How to Prep a Hāngī: A Framework for End User Engagement Within the Design Process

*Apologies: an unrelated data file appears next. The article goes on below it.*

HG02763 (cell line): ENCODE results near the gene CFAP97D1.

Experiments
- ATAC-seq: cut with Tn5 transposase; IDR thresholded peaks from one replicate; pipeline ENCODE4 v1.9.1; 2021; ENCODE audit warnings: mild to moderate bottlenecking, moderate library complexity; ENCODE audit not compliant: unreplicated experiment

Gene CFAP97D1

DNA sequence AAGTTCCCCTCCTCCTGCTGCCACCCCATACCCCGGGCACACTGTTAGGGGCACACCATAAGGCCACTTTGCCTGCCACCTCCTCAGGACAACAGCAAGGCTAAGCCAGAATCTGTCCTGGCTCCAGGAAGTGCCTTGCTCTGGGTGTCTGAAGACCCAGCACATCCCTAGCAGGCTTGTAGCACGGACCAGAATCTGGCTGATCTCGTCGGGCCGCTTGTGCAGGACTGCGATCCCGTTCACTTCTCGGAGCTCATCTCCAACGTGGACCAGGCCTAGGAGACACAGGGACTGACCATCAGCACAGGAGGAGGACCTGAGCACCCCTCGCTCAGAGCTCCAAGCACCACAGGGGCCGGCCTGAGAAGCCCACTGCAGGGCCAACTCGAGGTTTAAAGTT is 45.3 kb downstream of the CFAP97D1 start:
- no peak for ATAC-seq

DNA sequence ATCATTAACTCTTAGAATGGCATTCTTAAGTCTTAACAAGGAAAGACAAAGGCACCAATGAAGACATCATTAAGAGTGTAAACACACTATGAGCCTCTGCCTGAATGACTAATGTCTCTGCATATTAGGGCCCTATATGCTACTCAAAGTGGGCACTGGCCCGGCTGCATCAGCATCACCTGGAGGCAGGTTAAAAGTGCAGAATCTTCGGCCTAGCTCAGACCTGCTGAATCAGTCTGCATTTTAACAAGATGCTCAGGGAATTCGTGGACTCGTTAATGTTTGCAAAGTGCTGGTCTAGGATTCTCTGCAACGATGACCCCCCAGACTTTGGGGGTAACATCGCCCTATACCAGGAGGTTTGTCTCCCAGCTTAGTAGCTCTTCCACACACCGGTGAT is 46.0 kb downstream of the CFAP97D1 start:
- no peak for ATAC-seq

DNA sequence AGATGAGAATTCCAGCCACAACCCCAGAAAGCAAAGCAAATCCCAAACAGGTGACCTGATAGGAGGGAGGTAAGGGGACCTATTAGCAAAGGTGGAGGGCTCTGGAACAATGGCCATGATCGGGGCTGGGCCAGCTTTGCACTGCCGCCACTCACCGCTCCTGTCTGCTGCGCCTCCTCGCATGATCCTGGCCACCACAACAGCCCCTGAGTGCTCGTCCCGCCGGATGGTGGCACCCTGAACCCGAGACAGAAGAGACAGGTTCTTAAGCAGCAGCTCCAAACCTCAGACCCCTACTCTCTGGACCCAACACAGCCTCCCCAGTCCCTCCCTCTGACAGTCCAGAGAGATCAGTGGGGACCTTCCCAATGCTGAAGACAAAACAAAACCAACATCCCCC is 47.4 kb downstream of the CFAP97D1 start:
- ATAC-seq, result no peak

Observations over recent years of New Zealand architectural practice indicate that there is growing interest in tikanga Māori in architecture and design practice. With significant opportunities now available to support Māori in realising their housing and infrastructural aspirations, there is much discussion surrounding the role of the architect, and how they conduct themselves when working with mana whenua (partisan identifiable tribal groups who hold customary authority over Māori freehold land). Most agree that working with mana whenua requires a collaborative approach, added to that, an approach that sees significant end user engagement. To this affect, end user engagement within the design process is the primary subject of the research. The largely Māori settlement of Kohupātiki is the proposed site for this research. Given the interests of this research and its focus on Māori communities, it is quite appropriate that Kohupātiki be the selected site to drive this research. The community is made up of 4 main families; the Rapanas, Chadwicks, Punas, and Broughtons, all of whom have a vested (customary) interest in the site as it is potentially about to undergo significant transformations over the next 10-20 years. Some of these transformations include the improvement of road access to the site, the development of a series of Papakāinga (housing developments on Māori land), and a number of refurbishments to significant communal facilities located on the site’s Marae settlement. These developments offer significant opportunities for architectural and landscape intervention, and will serve as a vehicle to drive a participatory design process.